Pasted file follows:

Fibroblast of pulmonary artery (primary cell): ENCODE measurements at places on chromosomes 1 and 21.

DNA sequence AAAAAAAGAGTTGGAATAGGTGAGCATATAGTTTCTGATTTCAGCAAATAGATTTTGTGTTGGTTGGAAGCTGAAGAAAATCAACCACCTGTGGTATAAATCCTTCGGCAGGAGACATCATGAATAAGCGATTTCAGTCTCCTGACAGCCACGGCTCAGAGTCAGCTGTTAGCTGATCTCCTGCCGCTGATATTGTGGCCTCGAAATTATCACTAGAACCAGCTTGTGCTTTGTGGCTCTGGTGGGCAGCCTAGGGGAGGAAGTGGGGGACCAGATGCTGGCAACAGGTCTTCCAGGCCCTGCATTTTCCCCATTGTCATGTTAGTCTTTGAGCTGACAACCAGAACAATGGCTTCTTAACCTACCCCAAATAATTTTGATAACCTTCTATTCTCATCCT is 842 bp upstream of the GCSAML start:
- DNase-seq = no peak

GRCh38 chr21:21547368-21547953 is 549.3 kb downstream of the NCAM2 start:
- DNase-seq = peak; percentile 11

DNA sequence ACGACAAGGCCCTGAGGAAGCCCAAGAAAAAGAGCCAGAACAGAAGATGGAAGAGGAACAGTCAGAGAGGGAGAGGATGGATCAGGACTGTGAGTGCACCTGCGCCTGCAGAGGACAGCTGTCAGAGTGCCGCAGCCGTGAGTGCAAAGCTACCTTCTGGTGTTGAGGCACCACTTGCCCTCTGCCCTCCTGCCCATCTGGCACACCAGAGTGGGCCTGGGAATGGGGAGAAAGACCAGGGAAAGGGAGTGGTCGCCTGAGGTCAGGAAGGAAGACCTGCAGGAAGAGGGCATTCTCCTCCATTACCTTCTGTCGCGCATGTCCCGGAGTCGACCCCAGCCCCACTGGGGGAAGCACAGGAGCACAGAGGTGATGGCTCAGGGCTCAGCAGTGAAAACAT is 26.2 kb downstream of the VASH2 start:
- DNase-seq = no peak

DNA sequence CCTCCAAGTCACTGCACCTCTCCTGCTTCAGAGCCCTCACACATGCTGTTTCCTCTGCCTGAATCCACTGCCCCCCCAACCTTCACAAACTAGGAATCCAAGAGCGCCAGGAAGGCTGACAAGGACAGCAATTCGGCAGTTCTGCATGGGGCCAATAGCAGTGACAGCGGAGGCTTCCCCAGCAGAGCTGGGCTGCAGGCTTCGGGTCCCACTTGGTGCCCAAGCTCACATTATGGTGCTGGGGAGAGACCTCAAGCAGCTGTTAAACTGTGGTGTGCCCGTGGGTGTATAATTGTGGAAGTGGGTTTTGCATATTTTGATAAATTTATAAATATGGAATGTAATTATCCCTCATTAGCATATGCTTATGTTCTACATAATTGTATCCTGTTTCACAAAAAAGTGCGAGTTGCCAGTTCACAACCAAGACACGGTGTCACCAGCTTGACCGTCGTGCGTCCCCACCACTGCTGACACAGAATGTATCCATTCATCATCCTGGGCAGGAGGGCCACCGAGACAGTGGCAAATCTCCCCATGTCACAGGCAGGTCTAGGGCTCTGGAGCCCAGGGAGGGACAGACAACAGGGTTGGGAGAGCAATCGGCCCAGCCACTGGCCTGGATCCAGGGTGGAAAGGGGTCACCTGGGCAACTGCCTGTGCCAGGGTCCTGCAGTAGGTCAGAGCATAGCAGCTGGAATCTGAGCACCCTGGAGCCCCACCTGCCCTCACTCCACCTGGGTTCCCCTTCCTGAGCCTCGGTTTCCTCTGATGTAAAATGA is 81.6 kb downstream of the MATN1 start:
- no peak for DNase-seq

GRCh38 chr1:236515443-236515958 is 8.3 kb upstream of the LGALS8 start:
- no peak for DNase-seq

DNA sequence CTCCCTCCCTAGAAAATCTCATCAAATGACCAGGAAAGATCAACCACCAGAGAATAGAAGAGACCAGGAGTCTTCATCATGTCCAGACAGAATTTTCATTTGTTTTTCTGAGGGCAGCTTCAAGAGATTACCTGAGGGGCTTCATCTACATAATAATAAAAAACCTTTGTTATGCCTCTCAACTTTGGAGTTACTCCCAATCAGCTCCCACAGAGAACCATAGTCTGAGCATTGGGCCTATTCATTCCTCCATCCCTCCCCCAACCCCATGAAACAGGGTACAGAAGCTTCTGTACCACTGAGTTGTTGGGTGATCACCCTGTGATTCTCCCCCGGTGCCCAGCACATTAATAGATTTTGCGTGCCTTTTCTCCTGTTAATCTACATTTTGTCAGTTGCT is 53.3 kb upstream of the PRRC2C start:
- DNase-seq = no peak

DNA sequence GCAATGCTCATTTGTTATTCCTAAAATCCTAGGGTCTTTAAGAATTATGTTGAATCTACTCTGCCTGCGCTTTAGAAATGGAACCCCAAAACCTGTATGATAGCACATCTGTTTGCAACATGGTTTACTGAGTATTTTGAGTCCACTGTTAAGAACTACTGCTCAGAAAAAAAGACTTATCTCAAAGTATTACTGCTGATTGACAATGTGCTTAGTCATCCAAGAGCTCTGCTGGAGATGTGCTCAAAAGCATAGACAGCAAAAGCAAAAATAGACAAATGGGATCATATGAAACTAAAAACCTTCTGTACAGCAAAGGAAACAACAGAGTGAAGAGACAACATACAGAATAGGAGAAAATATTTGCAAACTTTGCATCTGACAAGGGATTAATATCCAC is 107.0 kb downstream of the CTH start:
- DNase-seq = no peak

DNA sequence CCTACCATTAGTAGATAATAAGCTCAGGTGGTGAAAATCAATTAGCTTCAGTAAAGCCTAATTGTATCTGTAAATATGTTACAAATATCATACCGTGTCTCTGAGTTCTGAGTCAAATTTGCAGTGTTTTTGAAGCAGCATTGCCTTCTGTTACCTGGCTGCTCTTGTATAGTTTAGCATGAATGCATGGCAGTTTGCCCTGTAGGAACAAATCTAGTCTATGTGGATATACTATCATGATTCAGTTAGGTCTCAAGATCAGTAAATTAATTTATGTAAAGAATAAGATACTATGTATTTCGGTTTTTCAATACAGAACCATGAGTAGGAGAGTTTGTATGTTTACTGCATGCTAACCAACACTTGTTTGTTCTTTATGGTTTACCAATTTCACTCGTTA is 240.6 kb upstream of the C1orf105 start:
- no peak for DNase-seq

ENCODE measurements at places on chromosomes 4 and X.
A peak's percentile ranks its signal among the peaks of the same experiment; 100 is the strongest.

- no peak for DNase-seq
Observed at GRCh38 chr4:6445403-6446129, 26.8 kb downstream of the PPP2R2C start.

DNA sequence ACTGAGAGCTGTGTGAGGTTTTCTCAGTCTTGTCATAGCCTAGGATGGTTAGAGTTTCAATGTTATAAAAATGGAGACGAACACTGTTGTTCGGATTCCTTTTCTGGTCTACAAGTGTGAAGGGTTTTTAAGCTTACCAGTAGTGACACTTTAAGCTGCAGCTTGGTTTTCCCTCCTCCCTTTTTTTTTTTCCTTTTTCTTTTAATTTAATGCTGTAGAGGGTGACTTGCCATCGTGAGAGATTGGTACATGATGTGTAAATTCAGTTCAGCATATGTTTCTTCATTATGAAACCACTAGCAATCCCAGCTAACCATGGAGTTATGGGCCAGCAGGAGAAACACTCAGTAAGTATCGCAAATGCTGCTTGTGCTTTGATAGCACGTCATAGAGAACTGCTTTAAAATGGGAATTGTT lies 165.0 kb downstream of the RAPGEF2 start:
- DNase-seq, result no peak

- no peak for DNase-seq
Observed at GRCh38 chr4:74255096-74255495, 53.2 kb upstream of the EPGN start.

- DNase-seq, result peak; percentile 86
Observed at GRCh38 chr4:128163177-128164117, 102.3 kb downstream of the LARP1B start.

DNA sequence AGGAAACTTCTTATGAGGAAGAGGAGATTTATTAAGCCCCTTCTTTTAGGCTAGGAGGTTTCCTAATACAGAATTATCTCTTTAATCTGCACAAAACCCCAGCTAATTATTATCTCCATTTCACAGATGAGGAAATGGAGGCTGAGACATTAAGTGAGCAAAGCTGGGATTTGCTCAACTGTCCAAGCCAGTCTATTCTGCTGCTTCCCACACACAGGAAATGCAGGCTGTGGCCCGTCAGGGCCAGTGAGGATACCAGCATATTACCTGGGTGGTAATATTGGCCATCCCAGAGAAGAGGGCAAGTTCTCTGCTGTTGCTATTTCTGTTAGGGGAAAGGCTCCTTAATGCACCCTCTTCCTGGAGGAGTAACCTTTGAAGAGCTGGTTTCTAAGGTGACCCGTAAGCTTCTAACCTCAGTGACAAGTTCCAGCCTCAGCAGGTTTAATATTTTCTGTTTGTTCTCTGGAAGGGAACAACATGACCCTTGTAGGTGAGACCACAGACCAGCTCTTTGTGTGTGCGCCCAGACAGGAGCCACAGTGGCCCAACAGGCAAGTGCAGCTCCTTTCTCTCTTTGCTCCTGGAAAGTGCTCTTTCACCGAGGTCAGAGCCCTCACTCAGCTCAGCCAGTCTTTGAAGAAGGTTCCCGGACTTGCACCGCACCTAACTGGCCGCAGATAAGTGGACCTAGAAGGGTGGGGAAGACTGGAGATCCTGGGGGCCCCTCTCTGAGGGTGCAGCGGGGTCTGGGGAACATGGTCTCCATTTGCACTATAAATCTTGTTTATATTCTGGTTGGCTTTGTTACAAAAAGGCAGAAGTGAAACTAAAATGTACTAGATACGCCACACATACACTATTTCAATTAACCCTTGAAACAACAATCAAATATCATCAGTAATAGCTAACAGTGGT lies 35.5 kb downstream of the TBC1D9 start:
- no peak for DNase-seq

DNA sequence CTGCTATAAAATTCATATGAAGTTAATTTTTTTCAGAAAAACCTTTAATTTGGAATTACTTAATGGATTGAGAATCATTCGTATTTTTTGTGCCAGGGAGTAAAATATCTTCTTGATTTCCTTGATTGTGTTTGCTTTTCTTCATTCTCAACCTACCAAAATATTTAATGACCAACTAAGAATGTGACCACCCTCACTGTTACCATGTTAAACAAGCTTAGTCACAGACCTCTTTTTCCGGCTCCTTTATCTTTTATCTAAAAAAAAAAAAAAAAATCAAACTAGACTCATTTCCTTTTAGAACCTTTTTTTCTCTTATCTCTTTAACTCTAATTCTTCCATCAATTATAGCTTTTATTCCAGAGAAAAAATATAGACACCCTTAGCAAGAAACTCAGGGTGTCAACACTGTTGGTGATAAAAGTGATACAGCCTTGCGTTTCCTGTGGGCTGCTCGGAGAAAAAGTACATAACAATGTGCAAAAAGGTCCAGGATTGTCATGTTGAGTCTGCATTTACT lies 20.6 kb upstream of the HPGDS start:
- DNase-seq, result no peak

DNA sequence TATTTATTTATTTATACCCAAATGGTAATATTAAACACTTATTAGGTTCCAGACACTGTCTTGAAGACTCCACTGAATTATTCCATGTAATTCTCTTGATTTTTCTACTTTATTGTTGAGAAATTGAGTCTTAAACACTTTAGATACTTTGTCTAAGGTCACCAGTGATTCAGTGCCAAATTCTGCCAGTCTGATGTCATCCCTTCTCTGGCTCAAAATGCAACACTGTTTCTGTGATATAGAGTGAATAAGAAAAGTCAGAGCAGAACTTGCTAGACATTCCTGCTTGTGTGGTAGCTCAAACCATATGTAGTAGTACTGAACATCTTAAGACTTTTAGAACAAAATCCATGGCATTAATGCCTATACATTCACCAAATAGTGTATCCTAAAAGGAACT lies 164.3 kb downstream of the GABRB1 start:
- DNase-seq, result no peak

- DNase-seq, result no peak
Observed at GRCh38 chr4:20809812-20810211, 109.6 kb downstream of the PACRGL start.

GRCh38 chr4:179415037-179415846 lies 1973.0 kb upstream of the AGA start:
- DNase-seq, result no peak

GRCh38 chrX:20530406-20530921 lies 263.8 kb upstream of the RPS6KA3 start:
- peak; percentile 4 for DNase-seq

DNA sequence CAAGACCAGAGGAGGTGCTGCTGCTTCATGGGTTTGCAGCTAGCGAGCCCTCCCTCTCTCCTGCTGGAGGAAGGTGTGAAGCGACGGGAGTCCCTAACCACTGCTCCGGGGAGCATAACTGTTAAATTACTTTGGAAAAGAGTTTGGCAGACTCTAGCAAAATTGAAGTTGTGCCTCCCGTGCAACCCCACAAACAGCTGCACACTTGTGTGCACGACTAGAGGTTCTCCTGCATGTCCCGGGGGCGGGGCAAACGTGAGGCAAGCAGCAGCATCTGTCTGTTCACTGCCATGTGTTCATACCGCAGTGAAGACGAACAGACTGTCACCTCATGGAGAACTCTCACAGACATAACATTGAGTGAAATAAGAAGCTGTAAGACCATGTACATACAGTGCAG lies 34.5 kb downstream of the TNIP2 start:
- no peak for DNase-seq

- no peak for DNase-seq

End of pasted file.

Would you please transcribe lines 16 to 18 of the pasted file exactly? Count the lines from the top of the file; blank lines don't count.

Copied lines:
DNA sequence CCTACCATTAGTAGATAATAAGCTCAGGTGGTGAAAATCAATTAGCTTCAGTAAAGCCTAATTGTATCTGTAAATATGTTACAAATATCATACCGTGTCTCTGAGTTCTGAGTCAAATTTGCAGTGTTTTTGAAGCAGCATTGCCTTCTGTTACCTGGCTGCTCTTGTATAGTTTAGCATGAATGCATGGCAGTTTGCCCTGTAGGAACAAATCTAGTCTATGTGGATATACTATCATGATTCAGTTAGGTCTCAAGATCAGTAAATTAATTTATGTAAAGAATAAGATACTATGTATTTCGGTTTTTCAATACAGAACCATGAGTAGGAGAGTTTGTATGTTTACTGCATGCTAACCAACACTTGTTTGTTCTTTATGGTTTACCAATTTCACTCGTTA is 240.6 kb upstream of the C1orf105 start:
- no peak for DNase-seq

ENCODE measurements at places on chromosomes 4 and X.